When learning about Community Cohesion and how people in society can be pulled together with racial harmony and no fear of sexism, racism and homophobia, students consider the benefits and pitfalls of interfaith marriage. It is when people of different faiths get married, such as a Christian and non-Christian or a Hindu and Muslim.
Students consider the difficulties of choosing an appropriate marriage ceremony for both people; which faith their children will be brought up with; how there may be conflicting food rules; the difficulty of attending a place of worship on different days and not as a family; and how the extended family and local faith communities might respond. It can be tricky.
Well the Daily Mail reports a story today of how a divorced couple are arguing over the religious upbringing of their child as the mother, a Muslim, does not want her ex-husband to take the son to a Christian Church as it will confuse him. Derby County Court agreed with her and he risks visiting and custodial rights to his nine year old son if he takes him to a Christian Church. The father who cannot be named for legal reasons says:
‘My son is being indoctrinated and the only way I can show him other things is to take him to other places. If I don’t show him other types of life he will become just like a dumb sheep. I want him to see and learn about different cultures.’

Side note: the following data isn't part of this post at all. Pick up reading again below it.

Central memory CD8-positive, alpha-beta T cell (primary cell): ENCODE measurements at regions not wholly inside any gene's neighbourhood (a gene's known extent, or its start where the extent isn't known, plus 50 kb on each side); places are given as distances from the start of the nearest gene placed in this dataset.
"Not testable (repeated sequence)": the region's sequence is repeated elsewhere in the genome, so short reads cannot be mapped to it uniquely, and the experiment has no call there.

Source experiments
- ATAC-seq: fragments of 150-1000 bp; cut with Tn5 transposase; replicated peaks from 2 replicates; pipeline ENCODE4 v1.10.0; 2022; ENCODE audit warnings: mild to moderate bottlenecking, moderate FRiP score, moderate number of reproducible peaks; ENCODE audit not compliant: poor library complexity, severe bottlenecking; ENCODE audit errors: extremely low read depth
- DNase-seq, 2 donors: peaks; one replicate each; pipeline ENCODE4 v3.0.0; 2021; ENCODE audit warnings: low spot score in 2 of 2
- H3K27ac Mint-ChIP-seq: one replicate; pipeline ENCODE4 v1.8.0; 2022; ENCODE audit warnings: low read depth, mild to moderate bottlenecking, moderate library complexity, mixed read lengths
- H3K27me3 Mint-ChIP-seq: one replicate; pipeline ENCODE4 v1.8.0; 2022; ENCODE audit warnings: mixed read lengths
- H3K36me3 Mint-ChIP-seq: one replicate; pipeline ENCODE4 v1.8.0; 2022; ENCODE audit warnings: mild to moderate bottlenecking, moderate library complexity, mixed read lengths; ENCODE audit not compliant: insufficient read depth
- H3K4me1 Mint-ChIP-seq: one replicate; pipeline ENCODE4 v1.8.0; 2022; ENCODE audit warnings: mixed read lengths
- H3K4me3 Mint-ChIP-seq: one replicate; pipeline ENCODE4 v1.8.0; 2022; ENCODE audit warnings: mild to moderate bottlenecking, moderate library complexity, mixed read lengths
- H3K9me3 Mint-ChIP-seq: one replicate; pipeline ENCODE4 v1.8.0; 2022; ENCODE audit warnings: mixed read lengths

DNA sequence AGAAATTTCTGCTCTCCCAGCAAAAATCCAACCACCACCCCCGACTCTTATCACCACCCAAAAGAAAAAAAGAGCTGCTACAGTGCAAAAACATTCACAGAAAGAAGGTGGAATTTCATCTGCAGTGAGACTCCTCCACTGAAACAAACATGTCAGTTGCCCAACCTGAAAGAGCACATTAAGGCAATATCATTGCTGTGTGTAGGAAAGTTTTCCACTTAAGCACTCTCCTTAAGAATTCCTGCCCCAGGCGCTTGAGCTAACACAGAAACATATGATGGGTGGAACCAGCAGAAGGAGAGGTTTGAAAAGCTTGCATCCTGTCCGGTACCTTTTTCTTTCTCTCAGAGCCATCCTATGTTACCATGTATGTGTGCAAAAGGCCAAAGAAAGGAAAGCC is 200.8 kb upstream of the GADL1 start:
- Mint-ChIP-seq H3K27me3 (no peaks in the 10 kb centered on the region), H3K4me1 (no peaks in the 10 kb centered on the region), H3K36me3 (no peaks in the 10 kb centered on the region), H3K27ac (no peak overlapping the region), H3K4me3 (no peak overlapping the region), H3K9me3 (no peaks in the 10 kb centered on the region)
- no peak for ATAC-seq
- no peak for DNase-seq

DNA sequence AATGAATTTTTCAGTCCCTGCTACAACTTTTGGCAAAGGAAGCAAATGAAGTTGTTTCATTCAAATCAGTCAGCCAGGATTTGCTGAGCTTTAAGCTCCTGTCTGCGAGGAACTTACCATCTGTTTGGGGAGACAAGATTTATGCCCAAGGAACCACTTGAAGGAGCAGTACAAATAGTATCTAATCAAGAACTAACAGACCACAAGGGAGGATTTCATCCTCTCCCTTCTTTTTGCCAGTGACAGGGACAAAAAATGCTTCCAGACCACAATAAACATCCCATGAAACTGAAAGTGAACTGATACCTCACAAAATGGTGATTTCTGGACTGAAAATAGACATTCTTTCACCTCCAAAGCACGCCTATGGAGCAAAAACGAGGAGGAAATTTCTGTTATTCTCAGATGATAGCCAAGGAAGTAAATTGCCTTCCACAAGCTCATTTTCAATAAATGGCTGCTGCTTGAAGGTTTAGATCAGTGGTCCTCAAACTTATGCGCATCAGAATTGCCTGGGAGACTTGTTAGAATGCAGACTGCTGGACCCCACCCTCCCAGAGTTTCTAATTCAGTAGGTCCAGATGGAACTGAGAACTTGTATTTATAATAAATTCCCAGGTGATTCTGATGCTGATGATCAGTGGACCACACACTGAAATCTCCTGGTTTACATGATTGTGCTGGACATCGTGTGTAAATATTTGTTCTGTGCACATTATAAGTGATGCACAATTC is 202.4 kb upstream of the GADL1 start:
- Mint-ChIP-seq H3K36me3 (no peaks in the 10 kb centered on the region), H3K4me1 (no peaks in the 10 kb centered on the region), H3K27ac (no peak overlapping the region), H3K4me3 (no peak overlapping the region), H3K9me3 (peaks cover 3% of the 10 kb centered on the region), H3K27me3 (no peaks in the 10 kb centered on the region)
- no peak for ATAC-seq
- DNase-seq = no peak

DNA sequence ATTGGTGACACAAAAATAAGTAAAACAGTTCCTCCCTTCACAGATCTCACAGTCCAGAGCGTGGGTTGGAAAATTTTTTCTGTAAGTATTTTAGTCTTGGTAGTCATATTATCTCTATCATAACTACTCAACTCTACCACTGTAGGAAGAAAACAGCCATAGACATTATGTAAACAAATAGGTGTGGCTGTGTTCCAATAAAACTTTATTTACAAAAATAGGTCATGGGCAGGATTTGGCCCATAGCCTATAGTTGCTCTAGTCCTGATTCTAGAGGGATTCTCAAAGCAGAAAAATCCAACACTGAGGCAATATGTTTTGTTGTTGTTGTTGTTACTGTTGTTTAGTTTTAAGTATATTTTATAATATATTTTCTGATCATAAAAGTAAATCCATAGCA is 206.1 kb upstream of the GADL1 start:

The boy lives with his mother but sees his dad at weekends. The court case specifies that the father must not take the boy to any religious event. It decrees he must provide only Halal food and reassure the child he is ‘an ordinary Muslim boy following Muslim rules’. There has been uproar from the Christian community who’ve said that if it was the other way round, there’d be a bigger public backlash and cries of Islamophobia.
It’s an interesting debate. How much should parents decide the religious upbringing of their children and until what age? What should happen if the two parents are of differing faiths: should one dominate? The New York Times had a well written article in 2013 where they said Interfaith unions were really a mixed blessing. The political scientists Robert D. Putnam and David E. Campbell reported a significant positive of Interfaith Marriages: that the more Americans got to know people of another faith, the more they liked them. The New York Times journalist’s research showed that marrying someone of another faith tended to improve one’s view of that faith.
Let’s understand the Christian viewpoint!
Looking at the Christian teachings on Interfaith Marriage St Paul advised the Christians at Corinth to avoid entering significant relationships, such as marriage, with unbelievers. There you have it: Don’t marry an unbeliever—that is, someone who doesn’t share the basics of Christian doctrine and practice. In 2 Corinthians 6:14 in the King James Version of the Bible it says: “Be ye not unequally yoked together with unbelievers: for what fellowship hath righteousness with unrighteousness? and what communion hath light with darkness?”
To explain that a little a yoke is a wooden bar that joins two oxen to each other and to the burden they pull. An “unequally yoked” team has one stronger ox and one weaker, or one taller and one shorter. The weaker or shorter ox would walk more slowly than the taller, stronger one, causing the load to go around in circles. When oxen are unequally yoked, they cannot perform the task set before them. Instead of working together, they are at odds with one another.